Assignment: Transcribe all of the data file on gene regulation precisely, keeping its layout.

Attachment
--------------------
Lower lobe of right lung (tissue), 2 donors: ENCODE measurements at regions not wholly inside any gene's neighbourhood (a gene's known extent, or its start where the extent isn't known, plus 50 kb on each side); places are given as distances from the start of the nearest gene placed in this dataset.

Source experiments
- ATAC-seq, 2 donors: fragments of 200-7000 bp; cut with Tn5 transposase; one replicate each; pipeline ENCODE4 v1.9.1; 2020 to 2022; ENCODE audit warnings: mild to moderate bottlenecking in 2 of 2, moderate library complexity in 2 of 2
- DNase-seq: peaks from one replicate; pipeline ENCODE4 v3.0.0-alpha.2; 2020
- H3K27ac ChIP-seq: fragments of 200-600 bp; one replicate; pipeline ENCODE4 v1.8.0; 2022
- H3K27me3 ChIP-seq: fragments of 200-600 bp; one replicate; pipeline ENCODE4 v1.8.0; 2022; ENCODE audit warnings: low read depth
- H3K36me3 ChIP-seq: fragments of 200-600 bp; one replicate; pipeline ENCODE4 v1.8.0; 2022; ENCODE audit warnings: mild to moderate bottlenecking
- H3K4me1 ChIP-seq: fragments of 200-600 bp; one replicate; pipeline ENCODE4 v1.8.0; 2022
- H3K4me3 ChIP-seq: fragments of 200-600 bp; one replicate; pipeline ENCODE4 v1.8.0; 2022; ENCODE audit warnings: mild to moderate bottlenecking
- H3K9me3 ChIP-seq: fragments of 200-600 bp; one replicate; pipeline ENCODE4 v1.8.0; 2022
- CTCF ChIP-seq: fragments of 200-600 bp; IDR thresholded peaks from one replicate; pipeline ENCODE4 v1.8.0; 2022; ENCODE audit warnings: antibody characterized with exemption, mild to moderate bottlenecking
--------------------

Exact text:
Lower lobe of right lung (tissue), 2 donors: ENCODE measurements at regions not wholly inside any gene's neighbourhood (a gene's known extent, or its start where the extent isn't known, plus 50 kb on each side); places are given as distances from the start of the nearest gene placed in this dataset.

Source experiments
- ATAC-seq, 2 donors: fragments of 200-7000 bp; cut with Tn5 transposase; one replicate each; pipeline ENCODE4 v1.9.1; 2020 to 2022; ENCODE audit warnings: mild to moderate bottlenecking in 2 of 2, moderate library complexity in 2 of 2
- DNase-seq: peaks from one replicate; pipeline ENCODE4 v3.0.0-alpha.2; 2020
- H3K27ac ChIP-seq: fragments of 200-600 bp; one replicate; pipeline ENCODE4 v1.8.0; 2022
- H3K27me3 ChIP-seq: fragments of 200-600 bp; one replicate; pipeline ENCODE4 v1.8.0; 2022; ENCODE audit warnings: low read depth
- H3K36me3 ChIP-seq: fragments of 200-600 bp; one replicate; pipeline ENCODE4 v1.8.0; 2022; ENCODE audit warnings: mild to moderate bottlenecking
- H3K4me1 ChIP-seq: fragments of 200-600 bp; one replicate; pipeline ENCODE4 v1.8.0; 2022
- H3K4me3 ChIP-seq: fragments of 200-600 bp; one replicate; pipeline ENCODE4 v1.8.0; 2022; ENCODE audit warnings: mild to moderate bottlenecking
- H3K9me3 ChIP-seq: fragments of 200-600 bp; one replicate; pipeline ENCODE4 v1.8.0; 2022
- CTCF ChIP-seq: fragments of 200-600 bp; IDR thresholded peaks from one replicate; pipeline ENCODE4 v1.8.0; 2022; ENCODE audit warnings: antibody characterized with exemption, mild to moderate bottlenecking